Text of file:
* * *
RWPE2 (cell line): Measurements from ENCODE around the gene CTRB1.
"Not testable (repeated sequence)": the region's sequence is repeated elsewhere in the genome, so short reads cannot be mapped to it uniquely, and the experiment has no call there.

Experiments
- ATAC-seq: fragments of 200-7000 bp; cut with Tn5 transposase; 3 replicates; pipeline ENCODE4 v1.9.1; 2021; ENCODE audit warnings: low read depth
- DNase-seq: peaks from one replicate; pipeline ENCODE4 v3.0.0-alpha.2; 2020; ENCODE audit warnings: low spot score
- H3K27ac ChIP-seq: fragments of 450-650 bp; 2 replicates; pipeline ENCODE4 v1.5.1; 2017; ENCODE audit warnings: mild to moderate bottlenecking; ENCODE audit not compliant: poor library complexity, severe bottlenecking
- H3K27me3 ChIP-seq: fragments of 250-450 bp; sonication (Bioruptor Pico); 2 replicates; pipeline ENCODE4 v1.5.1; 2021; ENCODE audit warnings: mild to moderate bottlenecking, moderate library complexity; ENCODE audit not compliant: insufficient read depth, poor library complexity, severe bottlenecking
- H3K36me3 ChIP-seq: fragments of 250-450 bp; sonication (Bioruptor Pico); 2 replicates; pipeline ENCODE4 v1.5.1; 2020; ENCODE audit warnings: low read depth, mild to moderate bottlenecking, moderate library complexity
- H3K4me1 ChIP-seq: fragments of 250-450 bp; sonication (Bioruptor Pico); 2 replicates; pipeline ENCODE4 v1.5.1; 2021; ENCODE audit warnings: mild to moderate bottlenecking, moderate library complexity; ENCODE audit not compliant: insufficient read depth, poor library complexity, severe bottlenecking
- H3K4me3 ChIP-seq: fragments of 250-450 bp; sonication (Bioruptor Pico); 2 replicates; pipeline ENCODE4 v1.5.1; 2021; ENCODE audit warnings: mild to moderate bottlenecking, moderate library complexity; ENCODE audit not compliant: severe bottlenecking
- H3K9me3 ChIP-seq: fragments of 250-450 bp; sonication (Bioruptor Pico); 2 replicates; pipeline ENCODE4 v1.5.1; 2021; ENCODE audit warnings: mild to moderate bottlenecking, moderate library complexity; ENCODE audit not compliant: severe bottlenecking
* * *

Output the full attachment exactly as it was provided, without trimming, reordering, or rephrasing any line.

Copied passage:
RWPE2 (cell line): Measurements from ENCODE around the gene CTRB1.
"Not testable (repeated sequence)": the region's sequence is repeated elsewhere in the genome, so short reads cannot be mapped to it uniquely, and the experiment has no call there.

Experiments
- ATAC-seq: fragments of 200-7000 bp; cut with Tn5 transposase; 3 replicates; pipeline ENCODE4 v1.9.1; 2021; ENCODE audit warnings: low read depth
- DNase-seq: peaks from one replicate; pipeline ENCODE4 v3.0.0-alpha.2; 2020; ENCODE audit warnings: low spot score
- H3K27ac ChIP-seq: fragments of 450-650 bp; 2 replicates; pipeline ENCODE4 v1.5.1; 2017; ENCODE audit warnings: mild to moderate bottlenecking; ENCODE audit not compliant: poor library complexity, severe bottlenecking
- H3K27me3 ChIP-seq: fragments of 250-450 bp; sonication (Bioruptor Pico); 2 replicates; pipeline ENCODE4 v1.5.1; 2021; ENCODE audit warnings: mild to moderate bottlenecking, moderate library complexity; ENCODE audit not compliant: insufficient read depth, poor library complexity, severe bottlenecking
- H3K36me3 ChIP-seq: fragments of 250-450 bp; sonication (Bioruptor Pico); 2 replicates; pipeline ENCODE4 v1.5.1; 2020; ENCODE audit warnings: low read depth, mild to moderate bottlenecking, moderate library complexity
- H3K4me1 ChIP-seq: fragments of 250-450 bp; sonication (Bioruptor Pico); 2 replicates; pipeline ENCODE4 v1.5.1; 2021; ENCODE audit warnings: mild to moderate bottlenecking, moderate library complexity; ENCODE audit not compliant: insufficient read depth, poor library complexity, severe bottlenecking
- H3K4me3 ChIP-seq: fragments of 250-450 bp; sonication (Bioruptor Pico); 2 replicates; pipeline ENCODE4 v1.5.1; 2021; ENCODE audit warnings: mild to moderate bottlenecking, moderate library complexity; ENCODE audit not compliant: severe bottlenecking
- H3K9me3 ChIP-seq: fragments of 250-450 bp; sonication (Bioruptor Pico); 2 replicates; pipeline ENCODE4 v1.5.1; 2021; ENCODE audit warnings: mild to moderate bottlenecking, moderate library complexity; ENCODE audit not compliant: severe bottlenecking